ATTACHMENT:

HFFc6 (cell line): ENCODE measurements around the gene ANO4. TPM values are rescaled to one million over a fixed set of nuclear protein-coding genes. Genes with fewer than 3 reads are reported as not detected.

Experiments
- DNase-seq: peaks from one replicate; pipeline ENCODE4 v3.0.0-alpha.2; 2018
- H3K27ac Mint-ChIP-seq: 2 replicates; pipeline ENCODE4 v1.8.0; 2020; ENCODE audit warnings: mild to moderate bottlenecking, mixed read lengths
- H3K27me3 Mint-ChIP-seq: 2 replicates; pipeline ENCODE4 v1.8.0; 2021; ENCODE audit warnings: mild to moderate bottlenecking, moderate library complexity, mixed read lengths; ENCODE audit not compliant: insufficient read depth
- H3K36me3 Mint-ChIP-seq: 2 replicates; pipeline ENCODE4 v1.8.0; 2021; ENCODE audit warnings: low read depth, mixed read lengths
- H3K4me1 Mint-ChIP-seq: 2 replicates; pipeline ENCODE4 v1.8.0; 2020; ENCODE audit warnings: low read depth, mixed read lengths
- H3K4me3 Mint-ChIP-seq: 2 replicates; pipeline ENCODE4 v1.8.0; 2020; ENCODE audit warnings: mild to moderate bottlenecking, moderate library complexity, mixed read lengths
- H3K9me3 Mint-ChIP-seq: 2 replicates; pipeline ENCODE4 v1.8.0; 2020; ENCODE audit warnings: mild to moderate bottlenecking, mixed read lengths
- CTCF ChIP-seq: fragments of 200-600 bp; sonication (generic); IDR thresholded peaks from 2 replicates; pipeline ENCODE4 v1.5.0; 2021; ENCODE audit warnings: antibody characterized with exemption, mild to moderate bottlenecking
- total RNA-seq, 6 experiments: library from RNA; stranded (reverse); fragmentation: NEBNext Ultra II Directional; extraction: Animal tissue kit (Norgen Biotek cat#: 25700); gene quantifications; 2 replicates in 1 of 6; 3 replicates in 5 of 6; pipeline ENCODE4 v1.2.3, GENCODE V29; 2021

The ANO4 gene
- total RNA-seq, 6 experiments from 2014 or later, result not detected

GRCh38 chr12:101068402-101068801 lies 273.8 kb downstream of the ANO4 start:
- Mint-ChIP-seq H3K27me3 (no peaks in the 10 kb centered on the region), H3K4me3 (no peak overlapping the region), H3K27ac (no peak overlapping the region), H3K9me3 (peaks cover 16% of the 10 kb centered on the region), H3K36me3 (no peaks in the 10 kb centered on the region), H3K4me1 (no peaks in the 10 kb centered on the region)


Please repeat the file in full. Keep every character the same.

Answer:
HFFc6 (cell line): ENCODE measurements around the gene ANO4. TPM values are rescaled to one million over a fixed set of nuclear protein-coding genes. Genes with fewer than 3 reads are reported as not detected.

Experiments
- DNase-seq: peaks from one replicate; pipeline ENCODE4 v3.0.0-alpha.2; 2018
- H3K27ac Mint-ChIP-seq: 2 replicates; pipeline ENCODE4 v1.8.0; 2020; ENCODE audit warnings: mild to moderate bottlenecking, mixed read lengths
- H3K27me3 Mint-ChIP-seq: 2 replicates; pipeline ENCODE4 v1.8.0; 2021; ENCODE audit warnings: mild to moderate bottlenecking, moderate library complexity, mixed read lengths; ENCODE audit not compliant: insufficient read depth
- H3K36me3 Mint-ChIP-seq: 2 replicates; pipeline ENCODE4 v1.8.0; 2021; ENCODE audit warnings: low read depth, mixed read lengths
- H3K4me1 Mint-ChIP-seq: 2 replicates; pipeline ENCODE4 v1.8.0; 2020; ENCODE audit warnings: low read depth, mixed read lengths
- H3K4me3 Mint-ChIP-seq: 2 replicates; pipeline ENCODE4 v1.8.0; 2020; ENCODE audit warnings: mild to moderate bottlenecking, moderate library complexity, mixed read lengths
- H3K9me3 Mint-ChIP-seq: 2 replicates; pipeline ENCODE4 v1.8.0; 2020; ENCODE audit warnings: mild to moderate bottlenecking, mixed read lengths
- CTCF ChIP-seq: fragments of 200-600 bp; sonication (generic); IDR thresholded peaks from 2 replicates; pipeline ENCODE4 v1.5.0; 2021; ENCODE audit warnings: antibody characterized with exemption, mild to moderate bottlenecking
- total RNA-seq, 6 experiments: library from RNA; stranded (reverse); fragmentation: NEBNext Ultra II Directional; extraction: Animal tissue kit (Norgen Biotek cat#: 25700); gene quantifications; 2 replicates in 1 of 6; 3 replicates in 5 of 6; pipeline ENCODE4 v1.2.3, GENCODE V29; 2021

The ANO4 gene
- total RNA-seq, 6 experiments from 2014 or later, result not detected

GRCh38 chr12:101068402-101068801 lies 273.8 kb downstream of the ANO4 start:
- Mint-ChIP-seq H3K27me3 (no peaks in the 10 kb centered on the region), H3K4me3 (no peak overlapping the region), H3K27ac (no peak overlapping the region), H3K9me3 (peaks cover 16% of the 10 kb centered on the region), H3K36me3 (no peaks in the 10 kb centered on the region), H3K4me1 (no peaks in the 10 kb centered on the region)